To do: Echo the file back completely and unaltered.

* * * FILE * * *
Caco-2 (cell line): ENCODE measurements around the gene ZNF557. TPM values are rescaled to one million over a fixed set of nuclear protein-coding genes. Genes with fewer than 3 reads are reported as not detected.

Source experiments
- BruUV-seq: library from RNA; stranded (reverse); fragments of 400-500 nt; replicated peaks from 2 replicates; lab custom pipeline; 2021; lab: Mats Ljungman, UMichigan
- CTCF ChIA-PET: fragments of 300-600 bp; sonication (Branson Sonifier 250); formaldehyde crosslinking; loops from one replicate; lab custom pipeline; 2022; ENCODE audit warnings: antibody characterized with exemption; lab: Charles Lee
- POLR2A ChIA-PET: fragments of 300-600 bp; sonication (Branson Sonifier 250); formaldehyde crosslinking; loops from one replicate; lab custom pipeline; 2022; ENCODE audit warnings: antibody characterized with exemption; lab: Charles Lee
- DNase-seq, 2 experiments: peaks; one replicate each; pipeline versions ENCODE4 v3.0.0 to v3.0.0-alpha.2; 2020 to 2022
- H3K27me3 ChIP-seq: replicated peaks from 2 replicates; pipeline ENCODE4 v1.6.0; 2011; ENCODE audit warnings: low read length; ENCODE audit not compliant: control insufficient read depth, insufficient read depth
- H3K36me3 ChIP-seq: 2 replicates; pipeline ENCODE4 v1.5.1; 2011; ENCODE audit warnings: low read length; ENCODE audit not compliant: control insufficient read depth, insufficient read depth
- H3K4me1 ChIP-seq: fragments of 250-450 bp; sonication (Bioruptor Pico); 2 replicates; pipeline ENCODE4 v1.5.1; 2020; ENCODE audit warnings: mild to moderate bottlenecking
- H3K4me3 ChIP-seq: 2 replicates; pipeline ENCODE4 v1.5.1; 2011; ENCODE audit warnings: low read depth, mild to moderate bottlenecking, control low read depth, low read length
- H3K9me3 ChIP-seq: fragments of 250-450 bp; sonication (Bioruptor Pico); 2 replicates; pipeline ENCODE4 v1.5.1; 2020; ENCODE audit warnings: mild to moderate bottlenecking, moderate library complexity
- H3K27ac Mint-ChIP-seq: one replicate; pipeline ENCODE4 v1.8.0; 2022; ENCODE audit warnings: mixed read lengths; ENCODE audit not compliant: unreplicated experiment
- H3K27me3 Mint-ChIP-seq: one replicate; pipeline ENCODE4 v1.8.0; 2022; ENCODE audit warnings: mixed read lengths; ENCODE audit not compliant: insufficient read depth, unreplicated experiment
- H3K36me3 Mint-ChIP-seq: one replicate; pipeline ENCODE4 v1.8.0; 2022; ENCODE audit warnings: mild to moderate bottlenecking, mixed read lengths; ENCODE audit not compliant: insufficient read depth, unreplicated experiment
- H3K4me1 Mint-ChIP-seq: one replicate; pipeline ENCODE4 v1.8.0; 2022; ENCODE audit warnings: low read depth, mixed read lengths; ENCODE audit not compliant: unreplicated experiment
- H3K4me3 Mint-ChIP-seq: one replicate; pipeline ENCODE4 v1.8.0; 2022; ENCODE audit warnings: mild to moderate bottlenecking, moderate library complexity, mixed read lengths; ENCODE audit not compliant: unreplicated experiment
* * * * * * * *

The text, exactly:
Caco-2 (cell line): ENCODE measurements around the gene ZNF557. TPM values are rescaled to one million over a fixed set of nuclear protein-coding genes. Genes with fewer than 3 reads are reported as not detected.

Source experiments
- BruUV-seq: library from RNA; stranded (reverse); fragments of 400-500 nt; replicated peaks from 2 replicates; lab custom pipeline; 2021; lab: Mats Ljungman, UMichigan
- CTCF ChIA-PET: fragments of 300-600 bp; sonication (Branson Sonifier 250); formaldehyde crosslinking; loops from one replicate; lab custom pipeline; 2022; ENCODE audit warnings: antibody characterized with exemption; lab: Charles Lee
- POLR2A ChIA-PET: fragments of 300-600 bp; sonication (Branson Sonifier 250); formaldehyde crosslinking; loops from one replicate; lab custom pipeline; 2022; ENCODE audit warnings: antibody characterized with exemption; lab: Charles Lee
- DNase-seq, 2 experiments: peaks; one replicate each; pipeline versions ENCODE4 v3.0.0 to v3.0.0-alpha.2; 2020 to 2022
- H3K27me3 ChIP-seq: replicated peaks from 2 replicates; pipeline ENCODE4 v1.6.0; 2011; ENCODE audit warnings: low read length; ENCODE audit not compliant: control insufficient read depth, insufficient read depth
- H3K36me3 ChIP-seq: 2 replicates; pipeline ENCODE4 v1.5.1; 2011; ENCODE audit warnings: low read length; ENCODE audit not compliant: control insufficient read depth, insufficient read depth
- H3K4me1 ChIP-seq: fragments of 250-450 bp; sonication (Bioruptor Pico); 2 replicates; pipeline ENCODE4 v1.5.1; 2020; ENCODE audit warnings: mild to moderate bottlenecking
- H3K4me3 ChIP-seq: 2 replicates; pipeline ENCODE4 v1.5.1; 2011; ENCODE audit warnings: low read depth, mild to moderate bottlenecking, control low read depth, low read length
- H3K9me3 ChIP-seq: fragments of 250-450 bp; sonication (Bioruptor Pico); 2 replicates; pipeline ENCODE4 v1.5.1; 2020; ENCODE audit warnings: mild to moderate bottlenecking, moderate library complexity
- H3K27ac Mint-ChIP-seq: one replicate; pipeline ENCODE4 v1.8.0; 2022; ENCODE audit warnings: mixed read lengths; ENCODE audit not compliant: unreplicated experiment
- H3K27me3 Mint-ChIP-seq: one replicate; pipeline ENCODE4 v1.8.0; 2022; ENCODE audit warnings: mixed read lengths; ENCODE audit not compliant: insufficient read depth, unreplicated experiment
- H3K36me3 Mint-ChIP-seq: one replicate; pipeline ENCODE4 v1.8.0; 2022; ENCODE audit warnings: mild to moderate bottlenecking, mixed read lengths; ENCODE audit not compliant: insufficient read depth, unreplicated experiment
- H3K4me1 Mint-ChIP-seq: one replicate; pipeline ENCODE4 v1.8.0; 2022; ENCODE audit warnings: low read depth, mixed read lengths; ENCODE audit not compliant: unreplicated experiment
- H3K4me3 Mint-ChIP-seq: one replicate; pipeline ENCODE4 v1.8.0; 2022; ENCODE audit warnings: mild to moderate bottlenecking, moderate library complexity, mixed read lengths; ENCODE audit not compliant: unreplicated experiment